Who seems like a hard-working fellow with his eyes on getting work done rather than being a rock star. A nice chat, at any rate.
MTV only posted part of the interview, so I’ve pasted the complete transcript below the cut.
What’s it like being a hard-travelling rockstar and frontman to one of today’s most in-demand bands? To find out, Clutch parlayed with Ben Bruce, lead guitarist of Asking Alexandria. We talked about tours, tribulations, and traveling in close quarters with your buddies.
Clutch: So you just flew in right?
Ben Bruce: Yeah, last night flew in. I actually just got back to the US about two days ago–flew in from Birmingham to New Jersey from New Jersey to Vnx so I’m a little bit tired. I think am a little bit drunk from yesterday, to be honest.
Clutch: It’s better to be drunk than hungover.
Ben Bruce: That’s right.
Clutch: That was actually my first question you are kind of all over the place at the moment, you just been flying over the states, you have a tour down under coming up in October, then you’re allr Europe, recording an album in March. When do you breathe?
Ben Bruce: I don’t really breathe really often. I don’t remember the last time I tasted oxygen if I’m honest. We have had some months off this last time because my mum just got remarried so I went to her wedding, obviously. We just took the whole month off because it was time for a breather.
We just finished touring. We really never take a break. Any time we ever go off is December for Christmas and that’s been like that for the past 2 years, and so this change is a nice opportunity for us to sit down and take a breather and we were all looking forward to it. And then I go on the break and I think maybe a weekend I say, “Oh, fuck, this is really boring, and I miss touring and I miss writing music and I miss recording.” I just miss the buzz that we get and I met up with everyone the whole band last night for the first time in about a month and they all said the same thing and I don’t think…we are just not used to resting with a lot to do, we do have resting hours so I guess we’ll just keep more time on.
Clutch: So you are more comfortable on the road then?
Ben Bruce: Yep, just grown accustomed to it, it’s our lifeline.
Clutch: In the European tour schedule you get one night off in every nine days?
Ben Bruce: Yeah, sometimes we don’t have enough time to even do what we book, I remember this year at some point we played a show somewhere in Europe and as soon as we finished playing we packed up our stuff went to the airport, flew to another show got off the plane, played another show that same day, finished that show packed up our stuff, got back on the plane and flew to another show to Austria. And we landed in Austria 45 minutes before we had to be on stage and we had another song that we just made it. I think it was 3 shows in one day and it’s really difficult–it’s stupid. That it was ridiculous.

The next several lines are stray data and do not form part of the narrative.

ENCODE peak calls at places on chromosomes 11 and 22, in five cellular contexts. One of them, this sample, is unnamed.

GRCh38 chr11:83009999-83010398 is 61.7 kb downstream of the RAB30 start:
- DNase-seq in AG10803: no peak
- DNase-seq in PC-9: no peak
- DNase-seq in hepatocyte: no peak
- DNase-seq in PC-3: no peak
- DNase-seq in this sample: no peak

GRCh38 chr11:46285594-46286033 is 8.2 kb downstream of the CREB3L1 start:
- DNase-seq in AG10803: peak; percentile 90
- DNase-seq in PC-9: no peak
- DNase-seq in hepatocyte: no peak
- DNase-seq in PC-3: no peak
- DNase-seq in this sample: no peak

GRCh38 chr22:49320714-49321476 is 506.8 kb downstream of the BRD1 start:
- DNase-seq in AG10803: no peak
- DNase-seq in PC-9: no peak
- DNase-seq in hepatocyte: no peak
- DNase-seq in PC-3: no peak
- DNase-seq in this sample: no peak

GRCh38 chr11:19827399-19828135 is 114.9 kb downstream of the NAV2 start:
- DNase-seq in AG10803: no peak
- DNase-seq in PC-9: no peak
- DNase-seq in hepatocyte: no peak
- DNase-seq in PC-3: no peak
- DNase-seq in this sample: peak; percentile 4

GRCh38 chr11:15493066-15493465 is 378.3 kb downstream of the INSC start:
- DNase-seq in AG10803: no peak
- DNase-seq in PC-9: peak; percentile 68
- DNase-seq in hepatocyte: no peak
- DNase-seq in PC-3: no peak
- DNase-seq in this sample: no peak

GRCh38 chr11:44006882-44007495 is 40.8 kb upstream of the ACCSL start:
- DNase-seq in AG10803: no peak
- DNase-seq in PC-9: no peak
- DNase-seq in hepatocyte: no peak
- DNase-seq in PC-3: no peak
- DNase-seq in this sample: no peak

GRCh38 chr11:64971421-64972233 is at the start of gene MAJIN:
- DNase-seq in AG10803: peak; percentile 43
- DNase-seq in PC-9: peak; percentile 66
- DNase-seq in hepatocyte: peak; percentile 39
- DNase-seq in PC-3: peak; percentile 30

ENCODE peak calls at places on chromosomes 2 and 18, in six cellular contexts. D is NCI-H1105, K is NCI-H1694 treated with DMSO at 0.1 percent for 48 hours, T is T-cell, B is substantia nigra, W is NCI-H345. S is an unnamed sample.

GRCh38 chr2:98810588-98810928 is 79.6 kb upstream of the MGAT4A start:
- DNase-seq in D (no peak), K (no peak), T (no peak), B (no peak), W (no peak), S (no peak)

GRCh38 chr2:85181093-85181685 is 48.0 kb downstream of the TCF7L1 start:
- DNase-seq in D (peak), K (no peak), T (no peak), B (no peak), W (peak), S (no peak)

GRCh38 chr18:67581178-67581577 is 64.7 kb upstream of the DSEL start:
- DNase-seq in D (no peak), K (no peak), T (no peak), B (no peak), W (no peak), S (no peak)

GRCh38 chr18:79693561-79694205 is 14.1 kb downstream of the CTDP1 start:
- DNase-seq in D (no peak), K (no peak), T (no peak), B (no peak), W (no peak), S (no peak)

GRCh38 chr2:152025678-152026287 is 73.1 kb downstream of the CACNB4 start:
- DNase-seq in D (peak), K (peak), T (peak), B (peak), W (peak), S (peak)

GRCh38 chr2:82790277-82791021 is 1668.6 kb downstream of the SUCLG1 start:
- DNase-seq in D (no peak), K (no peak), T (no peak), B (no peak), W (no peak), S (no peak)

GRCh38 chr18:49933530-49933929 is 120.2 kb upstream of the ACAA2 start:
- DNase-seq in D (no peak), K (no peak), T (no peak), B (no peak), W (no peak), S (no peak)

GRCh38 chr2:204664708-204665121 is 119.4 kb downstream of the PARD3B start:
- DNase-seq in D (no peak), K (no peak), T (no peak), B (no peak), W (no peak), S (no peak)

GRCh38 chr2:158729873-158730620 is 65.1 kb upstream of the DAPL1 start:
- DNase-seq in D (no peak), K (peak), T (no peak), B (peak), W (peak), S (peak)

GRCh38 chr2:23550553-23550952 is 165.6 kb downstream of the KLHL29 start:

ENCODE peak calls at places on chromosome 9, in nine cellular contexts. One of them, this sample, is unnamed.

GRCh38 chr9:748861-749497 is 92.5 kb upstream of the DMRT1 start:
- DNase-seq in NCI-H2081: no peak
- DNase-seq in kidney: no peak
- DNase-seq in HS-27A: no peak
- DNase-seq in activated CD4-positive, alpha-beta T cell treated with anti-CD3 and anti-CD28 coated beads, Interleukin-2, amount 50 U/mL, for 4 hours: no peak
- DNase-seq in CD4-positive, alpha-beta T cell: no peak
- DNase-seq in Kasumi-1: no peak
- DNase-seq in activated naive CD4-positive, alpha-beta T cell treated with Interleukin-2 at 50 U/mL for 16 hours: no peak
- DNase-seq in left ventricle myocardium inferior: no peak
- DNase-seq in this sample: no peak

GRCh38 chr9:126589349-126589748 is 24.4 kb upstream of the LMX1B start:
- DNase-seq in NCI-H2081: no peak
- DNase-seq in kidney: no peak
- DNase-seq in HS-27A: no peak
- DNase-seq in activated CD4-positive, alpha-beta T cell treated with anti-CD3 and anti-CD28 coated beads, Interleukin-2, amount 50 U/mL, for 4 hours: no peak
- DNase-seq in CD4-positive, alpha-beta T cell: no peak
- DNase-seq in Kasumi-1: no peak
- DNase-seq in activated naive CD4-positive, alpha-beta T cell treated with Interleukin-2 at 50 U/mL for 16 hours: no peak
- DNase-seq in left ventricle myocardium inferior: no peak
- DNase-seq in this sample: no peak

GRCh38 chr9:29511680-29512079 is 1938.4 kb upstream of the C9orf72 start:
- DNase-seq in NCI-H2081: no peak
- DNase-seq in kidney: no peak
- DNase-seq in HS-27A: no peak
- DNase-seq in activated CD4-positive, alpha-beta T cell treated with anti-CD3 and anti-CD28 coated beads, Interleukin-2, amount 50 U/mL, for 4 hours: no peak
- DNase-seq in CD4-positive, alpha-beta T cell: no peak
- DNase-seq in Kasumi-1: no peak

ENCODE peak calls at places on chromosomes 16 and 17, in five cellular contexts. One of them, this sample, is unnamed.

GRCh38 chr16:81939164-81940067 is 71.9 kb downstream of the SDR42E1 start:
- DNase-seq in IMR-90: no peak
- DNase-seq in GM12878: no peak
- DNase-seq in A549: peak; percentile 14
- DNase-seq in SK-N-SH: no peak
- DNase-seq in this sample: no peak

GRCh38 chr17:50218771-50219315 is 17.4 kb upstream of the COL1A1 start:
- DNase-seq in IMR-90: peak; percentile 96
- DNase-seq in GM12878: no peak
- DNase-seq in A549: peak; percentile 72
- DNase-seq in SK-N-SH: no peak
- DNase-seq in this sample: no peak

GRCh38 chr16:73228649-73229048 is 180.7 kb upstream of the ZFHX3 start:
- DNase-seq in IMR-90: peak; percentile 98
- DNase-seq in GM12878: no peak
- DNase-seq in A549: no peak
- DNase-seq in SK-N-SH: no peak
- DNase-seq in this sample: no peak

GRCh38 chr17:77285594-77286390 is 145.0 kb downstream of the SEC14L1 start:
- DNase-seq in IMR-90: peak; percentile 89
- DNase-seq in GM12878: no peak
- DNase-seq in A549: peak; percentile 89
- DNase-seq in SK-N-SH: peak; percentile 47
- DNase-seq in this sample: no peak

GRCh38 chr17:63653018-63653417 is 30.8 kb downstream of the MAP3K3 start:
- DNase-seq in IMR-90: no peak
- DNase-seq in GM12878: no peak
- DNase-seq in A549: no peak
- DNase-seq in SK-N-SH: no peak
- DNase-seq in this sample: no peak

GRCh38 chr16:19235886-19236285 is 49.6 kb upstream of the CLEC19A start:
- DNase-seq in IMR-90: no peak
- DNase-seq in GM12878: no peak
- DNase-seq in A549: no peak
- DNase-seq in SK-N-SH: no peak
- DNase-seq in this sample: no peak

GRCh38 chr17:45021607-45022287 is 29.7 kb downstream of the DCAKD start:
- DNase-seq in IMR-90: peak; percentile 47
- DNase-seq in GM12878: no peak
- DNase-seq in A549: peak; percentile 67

Clutch: That’s some James Brown service right there.
Ben Bruce: [laughs] It’s ridiculous and I don’t think people realize…we get a lot of people saying “Why didn’t you come to my country? Why aren’t you here? Do you not care about your fans here or there?” We really do, it’s just finding the time. We can only do so much. We do the best we can but sometimes we fall behind and it just happens that way.
Clutch: When you are touring and on the road a lot, how do you avoid living like crap? Any road favorites?
Ben Bruce: If I’m honest, we do live like crap on the road and I’m not really too sure how long we’ll last. If we have any road favorites unfortunately it would have to be McDonald’s. When we get cravings and we just have to stop there or we’ll get a little bit limpy. So we get our daily Big Mac which is necessarily not a good thing.
Clutch: Well there’s protein there.
Ben Bruce: Yeah either McDonald’s or the liquor store.
Clutch: You know the two are made for each other.
Ben Bruce: Exactly perfect, you get drunk and get a Big Mac. That’s the way it goes.
Clutch: What’s one of the weirdest venues you have ever played?
Ben Bruce: Before we got signed, we were making nothing. We were doing Wal-Mart car parks, it wasn’t a Chuck E. Cheese’s–I don’t remember the exact name of it but it was like a Chuck E. Cheese’s. It was a little fast food joint that had a games room upstairs and we played in the game room and that was a high point for us. It was one of the first shows ever, after which we went down and played on all the games, went in the little kids’ area, got some ice-cream…wasn’t all bad.
Clutch: It will buck you back up, ice-cream and play gym.
Ben Bruce: It was really good times, as embarrassing as it is.
Clutch: And no one is throwing stuff at your head, or if they do it’s rubber balls.
Clutch: Exactly! I think it was easy, it was fun. We turned it into a game of dodgeball, so we connected with our inner child.
Clutch: Have you ever had like a dangerous show where somebody was actually throwing things at you?
Ben Bruce: When we were first starting off, not like right in the beginning, but maybe a year into touring or so, people started hearing about our band and we started getting a reputation. It got really stupid, when we first started we were drawing a lot of girls, not a lot of boys, and people got a hold of that, and we got a reputation for drinking a lot and swearing a lot.